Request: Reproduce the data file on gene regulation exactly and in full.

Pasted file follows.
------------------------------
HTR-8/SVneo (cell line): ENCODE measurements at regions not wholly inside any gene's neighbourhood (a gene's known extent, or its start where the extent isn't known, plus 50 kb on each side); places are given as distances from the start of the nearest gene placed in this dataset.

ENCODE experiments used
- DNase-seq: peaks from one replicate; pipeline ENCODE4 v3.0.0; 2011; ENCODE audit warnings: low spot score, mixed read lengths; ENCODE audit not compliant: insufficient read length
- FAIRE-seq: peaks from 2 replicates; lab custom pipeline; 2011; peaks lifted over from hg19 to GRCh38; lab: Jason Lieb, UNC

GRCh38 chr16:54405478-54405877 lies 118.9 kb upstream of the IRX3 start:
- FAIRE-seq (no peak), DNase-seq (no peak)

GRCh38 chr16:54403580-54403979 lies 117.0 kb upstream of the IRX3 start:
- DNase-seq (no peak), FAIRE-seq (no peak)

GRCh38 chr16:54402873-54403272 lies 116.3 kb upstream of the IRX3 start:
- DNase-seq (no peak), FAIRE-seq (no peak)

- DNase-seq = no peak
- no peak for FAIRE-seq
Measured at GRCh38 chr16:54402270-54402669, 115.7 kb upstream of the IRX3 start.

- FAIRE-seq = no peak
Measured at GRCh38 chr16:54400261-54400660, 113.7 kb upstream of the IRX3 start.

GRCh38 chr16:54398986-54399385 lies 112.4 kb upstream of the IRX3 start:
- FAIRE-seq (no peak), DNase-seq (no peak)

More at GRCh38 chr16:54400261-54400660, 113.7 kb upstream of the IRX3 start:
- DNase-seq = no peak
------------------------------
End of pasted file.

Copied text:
HTR-8/SVneo (cell line): ENCODE measurements at regions not wholly inside any gene's neighbourhood (a gene's known extent, or its start where the extent isn't known, plus 50 kb on each side); places are given as distances from the start of the nearest gene placed in this dataset.

ENCODE experiments used
- DNase-seq: peaks from one replicate; pipeline ENCODE4 v3.0.0; 2011; ENCODE audit warnings: low spot score, mixed read lengths; ENCODE audit not compliant: insufficient read length
- FAIRE-seq: peaks from 2 replicates; lab custom pipeline; 2011; peaks lifted over from hg19 to GRCh38; lab: Jason Lieb, UNC

GRCh38 chr16:54405478-54405877 lies 118.9 kb upstream of the IRX3 start:
- FAIRE-seq (no peak), DNase-seq (no peak)

GRCh38 chr16:54403580-54403979 lies 117.0 kb upstream of the IRX3 start:
- DNase-seq (no peak), FAIRE-seq (no peak)

GRCh38 chr16:54402873-54403272 lies 116.3 kb upstream of the IRX3 start:
- DNase-seq (no peak), FAIRE-seq (no peak)

- DNase-seq = no peak
- no peak for FAIRE-seq
Measured at GRCh38 chr16:54402270-54402669, 115.7 kb upstream of the IRX3 start.

- FAIRE-seq = no peak
Measured at GRCh38 chr16:54400261-54400660, 113.7 kb upstream of the IRX3 start.

GRCh38 chr16:54398986-54399385 lies 112.4 kb upstream of the IRX3 start:
- FAIRE-seq (no peak), DNase-seq (no peak)

More at GRCh38 chr16:54400261-54400660, 113.7 kb upstream of the IRX3 start:
- DNase-seq = no peak